WHAT YOU WILL WRITE
Your task is to analyse the data in order to test the four hypotheses proposed above. You will do this by addressing each of the following twelve questions. Answer all questions with complete sentences, not with just numbers, notes or tables. Do not include the text of the questions in your assignment (this will trigger a plagiarism warning), but you should include the number of the question being addressed.
1) For the Phone task the median phone number (modified) was 611. For participants with phone numbers below or equal to the median calculate and state the mean and standard deviation of their estimate for the Battle of Chalons. Do the same for participants with phone numbers above the median. (4 marks)
2) Based on the means you calculated in Question 1 use a t-test to test Hypothesis 1, that participants with phone numbers above the median produced higher Battle of Chalons estimates than those with phone number below the median. Report the p-level for the t-test and state clearly whether or not Hypothesis 1 was supported, and why. (Note that we will be discussing hypothesis testing in lectures in Week 4 and practicing using Excel to test hypotheses in tutorials in Week 5. So you may need to wait to answer this question until we have covered the relevant material in class.)
3) Test Hypothesis 2 by calculating the correlation between participants’ phone numbers and their estimates for the Battle of Chalons. To test the statistical significance of the correlation you can use the fact that for a sample n=261 any correlation with greater magnitude than .122 is statistically significant at the p<.05 level. State whether Hypothesis 2 was supported, and why. (4 marks)
4) Present a scatter graph to show the relationship between phone numbers and their estimates for the Battle of Chalons. Based on your analysis in Questions 1-4, how strong does the influence of the anchor on the estimated answers appear to be? Is testing Hypothesis 1 or testing Hypothesis 2 better convey the nature of this influence? (6 marks)
5) For the Paired task calculate four means and standard deviations for aggregated estimates: for participants in the high anchor condition and the same question condition, for participants in the high anchor condition and the different question condition, for participants in the low anchor condition and the same question condition, for participants in the low anchor condition and the different question condition. (8 marks)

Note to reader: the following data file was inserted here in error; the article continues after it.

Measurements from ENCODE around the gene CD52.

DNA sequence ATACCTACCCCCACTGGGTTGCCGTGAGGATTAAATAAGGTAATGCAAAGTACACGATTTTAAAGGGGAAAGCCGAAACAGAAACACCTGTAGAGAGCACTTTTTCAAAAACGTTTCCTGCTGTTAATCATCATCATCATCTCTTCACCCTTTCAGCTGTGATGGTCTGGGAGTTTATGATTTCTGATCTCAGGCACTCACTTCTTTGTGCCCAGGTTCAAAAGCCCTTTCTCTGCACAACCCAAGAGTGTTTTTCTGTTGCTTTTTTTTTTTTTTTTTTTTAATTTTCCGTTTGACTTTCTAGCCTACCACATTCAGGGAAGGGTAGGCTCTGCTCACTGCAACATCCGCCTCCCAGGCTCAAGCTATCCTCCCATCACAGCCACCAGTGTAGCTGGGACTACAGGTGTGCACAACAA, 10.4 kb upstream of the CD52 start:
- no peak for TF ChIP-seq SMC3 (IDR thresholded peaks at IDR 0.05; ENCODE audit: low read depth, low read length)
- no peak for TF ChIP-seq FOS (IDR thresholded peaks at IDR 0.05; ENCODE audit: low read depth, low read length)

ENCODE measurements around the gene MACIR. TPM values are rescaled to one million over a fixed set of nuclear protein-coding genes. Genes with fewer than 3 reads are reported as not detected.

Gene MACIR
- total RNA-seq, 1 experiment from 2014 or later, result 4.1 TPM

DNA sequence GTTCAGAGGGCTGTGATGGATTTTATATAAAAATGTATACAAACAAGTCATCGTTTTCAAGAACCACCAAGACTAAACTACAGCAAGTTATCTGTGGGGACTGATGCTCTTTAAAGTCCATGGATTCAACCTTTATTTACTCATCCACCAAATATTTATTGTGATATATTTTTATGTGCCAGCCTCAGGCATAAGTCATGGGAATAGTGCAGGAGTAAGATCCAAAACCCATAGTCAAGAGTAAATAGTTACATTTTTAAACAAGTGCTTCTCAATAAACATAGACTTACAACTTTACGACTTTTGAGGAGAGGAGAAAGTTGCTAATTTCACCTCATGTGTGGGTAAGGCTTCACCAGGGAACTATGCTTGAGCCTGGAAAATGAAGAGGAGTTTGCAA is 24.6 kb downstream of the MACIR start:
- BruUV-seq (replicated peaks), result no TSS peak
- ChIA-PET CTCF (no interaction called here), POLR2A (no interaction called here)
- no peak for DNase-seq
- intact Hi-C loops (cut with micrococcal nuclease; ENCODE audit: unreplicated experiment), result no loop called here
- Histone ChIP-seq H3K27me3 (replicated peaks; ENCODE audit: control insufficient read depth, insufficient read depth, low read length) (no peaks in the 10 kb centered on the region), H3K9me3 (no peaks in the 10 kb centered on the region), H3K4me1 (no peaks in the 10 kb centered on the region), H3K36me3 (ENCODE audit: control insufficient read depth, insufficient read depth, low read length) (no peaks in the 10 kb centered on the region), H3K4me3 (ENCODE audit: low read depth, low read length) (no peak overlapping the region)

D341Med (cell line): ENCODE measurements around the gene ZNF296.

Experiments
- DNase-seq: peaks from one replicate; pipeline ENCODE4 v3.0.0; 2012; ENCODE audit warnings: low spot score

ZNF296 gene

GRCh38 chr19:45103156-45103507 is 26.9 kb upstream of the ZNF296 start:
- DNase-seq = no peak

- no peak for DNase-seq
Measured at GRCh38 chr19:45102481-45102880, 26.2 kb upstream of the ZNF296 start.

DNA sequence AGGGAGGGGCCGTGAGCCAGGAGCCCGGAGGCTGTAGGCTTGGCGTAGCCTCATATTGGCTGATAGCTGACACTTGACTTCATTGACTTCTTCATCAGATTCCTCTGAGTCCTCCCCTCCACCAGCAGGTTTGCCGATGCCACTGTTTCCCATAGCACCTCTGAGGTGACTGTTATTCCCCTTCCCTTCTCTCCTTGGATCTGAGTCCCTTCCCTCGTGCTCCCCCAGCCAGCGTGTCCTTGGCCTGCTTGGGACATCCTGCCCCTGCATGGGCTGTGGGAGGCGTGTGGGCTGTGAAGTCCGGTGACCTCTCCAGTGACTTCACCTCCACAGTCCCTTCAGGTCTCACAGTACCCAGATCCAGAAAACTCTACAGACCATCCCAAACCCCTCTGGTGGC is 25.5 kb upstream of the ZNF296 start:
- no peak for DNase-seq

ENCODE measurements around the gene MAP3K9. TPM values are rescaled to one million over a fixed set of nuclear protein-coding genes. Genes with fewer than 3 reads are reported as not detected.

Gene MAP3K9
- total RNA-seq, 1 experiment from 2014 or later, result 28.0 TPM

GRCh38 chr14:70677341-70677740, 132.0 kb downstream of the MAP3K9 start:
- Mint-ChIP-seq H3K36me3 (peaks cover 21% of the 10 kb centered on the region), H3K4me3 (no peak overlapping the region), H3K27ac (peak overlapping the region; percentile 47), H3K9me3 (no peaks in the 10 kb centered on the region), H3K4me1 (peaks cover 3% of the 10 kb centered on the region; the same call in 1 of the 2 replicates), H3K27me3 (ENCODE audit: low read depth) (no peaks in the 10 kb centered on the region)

6) Based on the means calculated in Question 5, test Hypothesis 3 that participants in the High anchor condition will produce higher aggregated estimates if they were also in the same question condition than
5 if they were in the different question condition. Report the p-level for the t-test and state clearly whether
or not Hypothesis 3 was supported, and why. (4 marks)
7) Based on the means calculated in Question 5, test Hypothesis 4 that participants in the Low anchor condition will produce lower aggregated estimates if they were also in the same question condition than if they were in the different question condition. Report the p-level for the t-test and state clearly whether or not Hypothesis 4 was supported, and why. (4 marks)
8) Are your conclusions for Hypothesis 3 and Hypothesis 4 consistent? Explain your answer and any implications (3 marks)
9) Identify three different issues with the way we collected data which could limit our ability to draw conclusions from it. These issues could relate to one or more of the hypotheses. Clearly differentiate the three issues as “Issue 1”, “Issue 2” and “Issue 3” and explain how each of these issues relates to a data collection consideration raised in ATHK1001 lectures. For each issue suggest a way it might be resolved in future research on this topic or if it cannot be resolved then explain why. (12 marks)
10) Summarize what YOUR data analysis tells us about anchoring effects. What do our results add to Tversky and Kahneman’s (1974) discussion of anchoring, particularly on page 1128 of their article? Explain your answers with reference to the results of your testing of the hypotheses and possibly the issues you raised in Question 9. (6 marks)
11) What do you think is the single most important finding from our experiment? Why? (3 marks)
12) Include a reference section which lists the full reference for any paper you have cited when addressing these questions. You must cite Tversky and Kahneman (1974) in Question 10, and include citations where ever appropriate. You should use APA style for citations and references, but we will accept other standard journal article referencing formats. (2 marks)
Judgement under uncertainty. Author(s): Amos Tversky and Daniel Kahneman. Science, volume 185, pages 1124-1131
THIS IS NOT IN A STANDARD REFERENCING FORMAT, YOU WILL NEED TO REFORMAT THIS FOR Q.12.
Strack, F., & Mussweiler. T. (1997). Explaining the Enigmatic Anchoring Effect: Mechanisms of Selective Accessibility. Journal of Personality and Social Psychology, 73, 437-446.
[NOTE THAT YOU DO NOT HAVE TO READ THIS PAPER, BUT YOU CAN IF YOU WISH TO]
Note that you do not have to use other sources for answering these questions, but if you do then you must correctly cite and reference these sources.
- Use the font “Times New Roman”, 12-point size, and double-space all the lines.
- Indent the beginning of each paragraph using one tab space.
- Use APA referencing style